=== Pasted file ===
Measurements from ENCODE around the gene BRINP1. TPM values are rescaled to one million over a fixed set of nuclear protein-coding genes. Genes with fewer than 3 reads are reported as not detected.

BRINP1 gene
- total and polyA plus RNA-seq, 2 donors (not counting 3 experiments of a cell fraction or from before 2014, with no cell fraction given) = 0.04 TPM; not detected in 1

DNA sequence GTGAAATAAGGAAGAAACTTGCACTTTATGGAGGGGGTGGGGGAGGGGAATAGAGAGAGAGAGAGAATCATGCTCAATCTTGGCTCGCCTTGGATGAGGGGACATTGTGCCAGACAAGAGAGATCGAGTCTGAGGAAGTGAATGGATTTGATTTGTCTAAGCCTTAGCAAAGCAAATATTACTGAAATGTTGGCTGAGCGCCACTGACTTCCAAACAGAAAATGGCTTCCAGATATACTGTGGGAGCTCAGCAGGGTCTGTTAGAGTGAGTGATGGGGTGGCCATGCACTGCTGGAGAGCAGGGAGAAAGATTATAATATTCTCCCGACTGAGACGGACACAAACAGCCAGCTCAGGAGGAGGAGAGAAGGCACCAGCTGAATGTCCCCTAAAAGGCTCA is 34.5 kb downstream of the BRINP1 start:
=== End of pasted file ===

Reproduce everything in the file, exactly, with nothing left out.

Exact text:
Measurements from ENCODE around the gene BRINP1. TPM values are rescaled to one million over a fixed set of nuclear protein-coding genes. Genes with fewer than 3 reads are reported as not detected.

BRINP1 gene
- total and polyA plus RNA-seq, 2 donors (not counting 3 experiments of a cell fraction or from before 2014, with no cell fraction given) = 0.04 TPM; not detected in 1

DNA sequence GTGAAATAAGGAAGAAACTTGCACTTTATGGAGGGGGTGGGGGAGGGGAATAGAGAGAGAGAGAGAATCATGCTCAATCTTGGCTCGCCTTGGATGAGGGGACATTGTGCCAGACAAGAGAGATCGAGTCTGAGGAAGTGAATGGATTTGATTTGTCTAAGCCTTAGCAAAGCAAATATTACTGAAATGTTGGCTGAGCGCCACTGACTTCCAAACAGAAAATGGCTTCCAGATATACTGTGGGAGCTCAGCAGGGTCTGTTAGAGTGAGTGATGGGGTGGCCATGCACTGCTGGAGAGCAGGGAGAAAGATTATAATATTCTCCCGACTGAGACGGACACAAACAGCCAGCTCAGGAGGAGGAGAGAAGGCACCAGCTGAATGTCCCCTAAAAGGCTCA is 34.5 kb downstream of the BRINP1 start: